Or, would I?

To be fair, I’m not denying that watching the movie again in Japanese could potentially help my argument. All I’m saying here is that I also don’t have to trigger my very specific sensitivities caused by my disability by doing so, and here’s why. See, I’m not the kind of person who’d poke fun at someone and call them a “weabboo” or “otaku” for having a strong interest in Japanese culture—it’s undeniable to me that it is, indeed, a fascinating culture, and believing that is very healthy and open-minded. The problem comes when they avoid ethnocentrism regarding their own culture (American, in my case) so much that they become ethnocentric regarding Japanese culture, meaning they always think from a Japanese perspective and see that culture as being superior to all others. They basically become Japanese nationalists, and any other culture on Earth is immediately brought down a peg. As much as I try to appreciate Japanese culture, I also try not to place it on a pedestal above all other cultures, and I do think that people (especially on the internet) have a tendency to do the latter without question. As a result of that, it’s become apparent to me that when, say, an anime or Japanese video game is translated and localized to another language like English, people immediately side with the original Japanese version. Now, if you ask me, anytime you watch a live-action foreign film, I always have to suggest that you watch it in the original language with subtitles, considering you’re watching… you know… real people onscreen? However, I do believe that animation is a more lenient format in which dubbing and localization is more acceptable (I despised shows like Pokémon and Yu-Gi-Oh! as a kid, but let’s not act like most American kids didn’t grow up with them in English.) I mean, this is certainly the case with anime, in which a character talking is basically three frames repeated over and over in the cheapest and most unnatural way imaginable, but suffice it so say, many of the over-the-top Japanese enthusiasts out there would beg to differ.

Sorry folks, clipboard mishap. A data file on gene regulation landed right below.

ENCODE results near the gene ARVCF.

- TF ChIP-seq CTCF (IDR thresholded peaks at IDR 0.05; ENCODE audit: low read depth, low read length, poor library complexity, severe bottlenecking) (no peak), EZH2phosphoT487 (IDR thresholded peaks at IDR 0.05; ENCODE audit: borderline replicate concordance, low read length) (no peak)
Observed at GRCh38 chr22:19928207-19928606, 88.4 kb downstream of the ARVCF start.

It seems to be a common belief that the original Japanese versions of an animated work are superior to the English version because of the localization involved in the latter, that the directly translated dialogue into subtitles is so much more “subtle” and “thoughtful” and “intellectually stimulating”. Well, here’s my problem with that: the dialogue you’re reading as a direct translation isn’t more intelligent, because that’s not what’s happening. It naturally sounds strange as hell because it’s a direct translation. No direct translation from any language to any other language sounds natural because of all the drastic differences in vocabulary and syntax. That’s what localization’s for—to make dialogue spoken or written in a different language fit within the culture that it’s being translated for.

If you thought swapping the classic “Have no fear! Amy Rose is here!” line for this wasn’t enough of an unforgivable crime…
It’s pretty telling when the gist of this text is identical in the localized English version…
…but the directly translated version of this text just sounds insanely weird and overly formal by comparison.